Published: Thu, July 12, 2018

Woman dies after being exposed to Novichok

Woman dies after being exposed to Novichok

A woman who was exposed to the nerve agent Novichok in southern England has died, police announced Sunday.

The death of Sturgess was being investigated as a murder, police said in a statement. Assistant Commissioner Neil Basu, the head of Britain's counter-terror police, said that Miss Sturgess' death is being treated as murder but admitted they still haven't found the vessel containing one of the world's deadliest poisons.

Britain's defense chief has said that a Russian "attack" led to the death of a mother of three who was exposed to the same nerve agent that put former spy Sergei Skripal and his daughter in the hospital, while the Kremlin said it would be "absurd" to blame Moscow.

Russia, which is now hosting the soccer World Cup, has denied any involvement in the Skripal case and suggested the British security services had carried out the attack to stoke anti-Moscow hysteria.

Kremlin spokesman Dmitry Peskov expressed condolences over Ms Sturgess's death but said linking Russian Federation to the poisoning would be "absurd". The Guardian previously reported that Sturgess and Rowley resided "barely eight miles" from the site of the Skripal poisoning.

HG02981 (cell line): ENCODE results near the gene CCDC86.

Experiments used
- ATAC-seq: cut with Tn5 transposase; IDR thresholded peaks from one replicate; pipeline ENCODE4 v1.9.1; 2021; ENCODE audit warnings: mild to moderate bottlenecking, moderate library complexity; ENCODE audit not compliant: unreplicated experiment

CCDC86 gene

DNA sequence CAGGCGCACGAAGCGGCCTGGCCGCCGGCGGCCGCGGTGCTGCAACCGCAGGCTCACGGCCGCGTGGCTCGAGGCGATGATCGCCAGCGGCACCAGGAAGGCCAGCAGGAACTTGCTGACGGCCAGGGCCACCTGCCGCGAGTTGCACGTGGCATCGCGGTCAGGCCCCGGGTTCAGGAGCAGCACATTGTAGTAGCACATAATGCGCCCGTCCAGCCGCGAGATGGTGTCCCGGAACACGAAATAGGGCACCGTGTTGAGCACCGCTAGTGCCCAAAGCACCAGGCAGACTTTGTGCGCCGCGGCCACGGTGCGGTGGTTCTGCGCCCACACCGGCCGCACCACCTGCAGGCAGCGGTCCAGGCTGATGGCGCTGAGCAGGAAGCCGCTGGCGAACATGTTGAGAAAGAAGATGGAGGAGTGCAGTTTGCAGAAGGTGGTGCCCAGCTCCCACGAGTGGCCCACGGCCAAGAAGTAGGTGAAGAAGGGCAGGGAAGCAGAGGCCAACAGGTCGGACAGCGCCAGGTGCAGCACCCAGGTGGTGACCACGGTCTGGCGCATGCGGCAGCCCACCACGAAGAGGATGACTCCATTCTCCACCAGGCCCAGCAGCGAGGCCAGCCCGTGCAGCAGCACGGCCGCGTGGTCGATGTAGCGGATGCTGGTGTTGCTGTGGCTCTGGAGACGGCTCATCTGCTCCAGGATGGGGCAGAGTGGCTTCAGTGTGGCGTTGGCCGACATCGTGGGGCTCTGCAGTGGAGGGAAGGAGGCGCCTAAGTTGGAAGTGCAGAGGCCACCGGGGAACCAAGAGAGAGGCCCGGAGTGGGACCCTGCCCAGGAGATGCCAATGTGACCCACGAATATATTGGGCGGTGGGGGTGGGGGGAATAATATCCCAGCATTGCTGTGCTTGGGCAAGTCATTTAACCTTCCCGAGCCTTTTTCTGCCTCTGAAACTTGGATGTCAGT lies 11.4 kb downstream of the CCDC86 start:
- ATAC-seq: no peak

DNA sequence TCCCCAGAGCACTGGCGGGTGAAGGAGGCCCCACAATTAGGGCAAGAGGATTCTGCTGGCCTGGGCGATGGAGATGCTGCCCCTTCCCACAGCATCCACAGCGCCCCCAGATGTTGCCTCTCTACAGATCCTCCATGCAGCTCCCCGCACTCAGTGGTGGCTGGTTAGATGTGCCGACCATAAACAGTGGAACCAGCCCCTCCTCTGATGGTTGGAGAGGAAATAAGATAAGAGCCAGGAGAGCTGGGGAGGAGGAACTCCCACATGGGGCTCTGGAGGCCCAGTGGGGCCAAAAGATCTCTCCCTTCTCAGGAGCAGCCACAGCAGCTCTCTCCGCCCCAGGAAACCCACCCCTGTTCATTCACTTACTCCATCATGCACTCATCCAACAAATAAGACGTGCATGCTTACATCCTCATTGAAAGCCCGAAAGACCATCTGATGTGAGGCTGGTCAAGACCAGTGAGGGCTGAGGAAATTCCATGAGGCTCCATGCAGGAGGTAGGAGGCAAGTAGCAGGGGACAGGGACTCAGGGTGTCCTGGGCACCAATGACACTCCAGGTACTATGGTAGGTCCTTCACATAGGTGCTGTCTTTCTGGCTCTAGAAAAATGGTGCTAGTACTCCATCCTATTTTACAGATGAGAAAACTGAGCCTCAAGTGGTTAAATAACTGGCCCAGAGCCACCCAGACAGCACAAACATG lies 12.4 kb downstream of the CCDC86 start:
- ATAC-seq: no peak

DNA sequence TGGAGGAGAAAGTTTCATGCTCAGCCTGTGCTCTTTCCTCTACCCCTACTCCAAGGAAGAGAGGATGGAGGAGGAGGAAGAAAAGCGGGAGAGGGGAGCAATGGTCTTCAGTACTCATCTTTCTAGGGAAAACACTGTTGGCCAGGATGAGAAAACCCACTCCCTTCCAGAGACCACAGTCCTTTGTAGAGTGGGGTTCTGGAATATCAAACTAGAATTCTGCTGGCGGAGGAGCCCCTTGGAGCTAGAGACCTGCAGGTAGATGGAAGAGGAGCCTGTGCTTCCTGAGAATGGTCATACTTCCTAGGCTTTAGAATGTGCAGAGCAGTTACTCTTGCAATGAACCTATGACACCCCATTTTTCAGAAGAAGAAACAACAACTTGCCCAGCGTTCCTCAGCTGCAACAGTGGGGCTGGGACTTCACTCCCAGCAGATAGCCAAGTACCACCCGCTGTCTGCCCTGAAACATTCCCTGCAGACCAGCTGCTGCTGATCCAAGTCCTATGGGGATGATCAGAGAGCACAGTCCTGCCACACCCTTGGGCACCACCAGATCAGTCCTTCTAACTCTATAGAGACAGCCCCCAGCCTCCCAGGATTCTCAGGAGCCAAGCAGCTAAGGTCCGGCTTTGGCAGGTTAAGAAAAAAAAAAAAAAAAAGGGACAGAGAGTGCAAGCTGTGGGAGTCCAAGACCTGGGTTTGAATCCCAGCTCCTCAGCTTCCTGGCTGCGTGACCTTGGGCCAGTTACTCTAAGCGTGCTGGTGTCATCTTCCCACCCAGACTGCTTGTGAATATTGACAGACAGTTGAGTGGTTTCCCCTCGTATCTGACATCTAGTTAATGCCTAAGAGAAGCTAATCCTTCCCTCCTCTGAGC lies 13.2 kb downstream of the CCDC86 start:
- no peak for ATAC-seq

Ms Sturgess, 44, from Durrington, was rushed to hospital on Saturday 30 June after becoming ill at a house in Muggleton Road in Amesbury.

Sturgess died at Salisbury District Hospital, the same facility that nursed the critically ill Skripals.

John Glen, the Conservative Party legislator for the region, said the new poisoning has threatened an economic rebound from the slowdown caused by the attack on the Skripals.


The three other men have been tested and show no signs of having been exposed to novichok.

More than 100 police officers were deployed to try to locate a small vial believed to have contained the nerve agent that sickened the two.

Defense Secretary Gavin Williamson blamed Russian Federation for the "Novichok death" but police said they have no evidence to connect the Salisbury poisoning in March and the Sturgess poisoning Sunday. Police say they don't think Sturgess and Rowley visited any of the locations decontaminated after the Skripals' poisoning. "We believe it is not only risky for the British, but also all other Europeans".

The decision by Basu, who heads Scotland Yard's counter-terrorism command, to link the two attacks on Monday increases the pressure on Russian Federation.

Public Health England said the risk to the general public "remains low".

The possibility that the two investigations might be linked is "clearly a key line of inquiry for police", according to the Metropolitan Police.

A van in which Mr Rowley was a passenger on the day he fell ill has been sent for testing at the government lab at Porton Down. This work will take time and the investigation must be allowed to proceed on the evidence and the facts alone.

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